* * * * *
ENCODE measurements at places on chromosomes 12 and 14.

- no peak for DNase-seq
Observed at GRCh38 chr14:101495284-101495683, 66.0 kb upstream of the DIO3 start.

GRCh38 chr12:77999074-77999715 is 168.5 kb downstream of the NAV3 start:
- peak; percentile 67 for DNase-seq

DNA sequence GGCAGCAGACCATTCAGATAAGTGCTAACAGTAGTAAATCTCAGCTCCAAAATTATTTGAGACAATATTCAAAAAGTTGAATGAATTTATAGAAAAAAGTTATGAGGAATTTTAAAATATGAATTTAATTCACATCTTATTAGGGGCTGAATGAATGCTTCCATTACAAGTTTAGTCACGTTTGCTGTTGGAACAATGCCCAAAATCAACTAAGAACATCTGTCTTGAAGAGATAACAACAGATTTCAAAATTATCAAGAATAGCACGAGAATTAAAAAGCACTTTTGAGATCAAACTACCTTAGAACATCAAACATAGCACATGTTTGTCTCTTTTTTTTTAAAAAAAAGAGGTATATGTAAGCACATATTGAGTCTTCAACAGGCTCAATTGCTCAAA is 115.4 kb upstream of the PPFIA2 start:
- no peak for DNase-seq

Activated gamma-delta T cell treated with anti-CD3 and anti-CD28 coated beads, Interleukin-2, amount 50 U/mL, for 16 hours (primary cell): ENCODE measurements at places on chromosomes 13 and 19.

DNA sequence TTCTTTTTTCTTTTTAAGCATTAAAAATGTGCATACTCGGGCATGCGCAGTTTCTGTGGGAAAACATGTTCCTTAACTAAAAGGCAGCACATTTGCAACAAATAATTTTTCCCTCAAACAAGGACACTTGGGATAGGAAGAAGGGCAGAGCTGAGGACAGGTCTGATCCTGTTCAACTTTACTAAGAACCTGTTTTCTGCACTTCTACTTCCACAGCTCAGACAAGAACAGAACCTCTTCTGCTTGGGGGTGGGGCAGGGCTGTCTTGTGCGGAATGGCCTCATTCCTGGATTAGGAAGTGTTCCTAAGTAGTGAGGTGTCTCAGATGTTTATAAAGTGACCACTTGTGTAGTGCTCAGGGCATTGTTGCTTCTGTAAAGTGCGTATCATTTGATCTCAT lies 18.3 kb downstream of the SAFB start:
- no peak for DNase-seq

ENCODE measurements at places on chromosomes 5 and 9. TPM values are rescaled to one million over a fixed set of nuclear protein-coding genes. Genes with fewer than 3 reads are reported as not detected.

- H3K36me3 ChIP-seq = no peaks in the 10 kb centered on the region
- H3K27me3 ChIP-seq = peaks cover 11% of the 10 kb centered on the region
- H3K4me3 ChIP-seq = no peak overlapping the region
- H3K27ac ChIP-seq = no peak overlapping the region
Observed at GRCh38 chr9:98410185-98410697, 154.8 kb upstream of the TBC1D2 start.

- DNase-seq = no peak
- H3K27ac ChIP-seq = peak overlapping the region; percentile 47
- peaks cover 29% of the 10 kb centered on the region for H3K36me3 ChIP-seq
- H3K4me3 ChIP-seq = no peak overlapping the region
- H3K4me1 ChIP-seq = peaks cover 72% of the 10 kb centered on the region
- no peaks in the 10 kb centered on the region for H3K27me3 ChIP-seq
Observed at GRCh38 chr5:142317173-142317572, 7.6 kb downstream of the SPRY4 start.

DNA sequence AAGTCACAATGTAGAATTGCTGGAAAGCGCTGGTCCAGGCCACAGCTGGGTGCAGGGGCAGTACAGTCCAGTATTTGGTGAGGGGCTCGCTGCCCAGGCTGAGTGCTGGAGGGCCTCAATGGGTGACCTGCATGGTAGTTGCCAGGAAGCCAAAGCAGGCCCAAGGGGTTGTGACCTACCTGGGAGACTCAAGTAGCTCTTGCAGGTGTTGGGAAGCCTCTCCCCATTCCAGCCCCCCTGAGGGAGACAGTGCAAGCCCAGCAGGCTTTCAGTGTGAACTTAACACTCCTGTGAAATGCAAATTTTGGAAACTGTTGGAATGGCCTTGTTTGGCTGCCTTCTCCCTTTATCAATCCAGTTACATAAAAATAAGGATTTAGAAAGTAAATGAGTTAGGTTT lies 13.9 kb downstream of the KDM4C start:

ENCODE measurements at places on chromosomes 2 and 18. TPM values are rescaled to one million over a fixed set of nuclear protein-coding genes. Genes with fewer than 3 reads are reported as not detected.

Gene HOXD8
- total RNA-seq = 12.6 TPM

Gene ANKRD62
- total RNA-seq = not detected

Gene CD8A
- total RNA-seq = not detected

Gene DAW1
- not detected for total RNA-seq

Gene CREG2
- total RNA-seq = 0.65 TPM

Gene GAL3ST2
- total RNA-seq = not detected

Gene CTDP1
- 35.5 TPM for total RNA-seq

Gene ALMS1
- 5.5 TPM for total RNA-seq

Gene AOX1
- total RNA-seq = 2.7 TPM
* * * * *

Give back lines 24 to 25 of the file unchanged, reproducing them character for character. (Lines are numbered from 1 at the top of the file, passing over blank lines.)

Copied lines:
DNA sequence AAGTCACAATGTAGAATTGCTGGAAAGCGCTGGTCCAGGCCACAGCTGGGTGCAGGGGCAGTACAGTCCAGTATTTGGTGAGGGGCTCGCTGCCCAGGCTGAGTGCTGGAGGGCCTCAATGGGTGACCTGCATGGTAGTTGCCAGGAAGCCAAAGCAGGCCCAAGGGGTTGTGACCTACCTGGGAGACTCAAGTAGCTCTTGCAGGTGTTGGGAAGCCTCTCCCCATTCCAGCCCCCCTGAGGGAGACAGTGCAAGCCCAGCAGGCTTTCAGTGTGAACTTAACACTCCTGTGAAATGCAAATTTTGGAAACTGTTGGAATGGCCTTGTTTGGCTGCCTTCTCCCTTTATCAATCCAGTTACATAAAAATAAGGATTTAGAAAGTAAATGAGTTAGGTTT lies 13.9 kb downstream of the KDM4C start:

ENCODE measurements at places on chromosomes 2 and 18. TPM values are rescaled to one million over a fixed set of nuclear protein-coding genes. Genes with fewer than 3 reads are reported as not detected.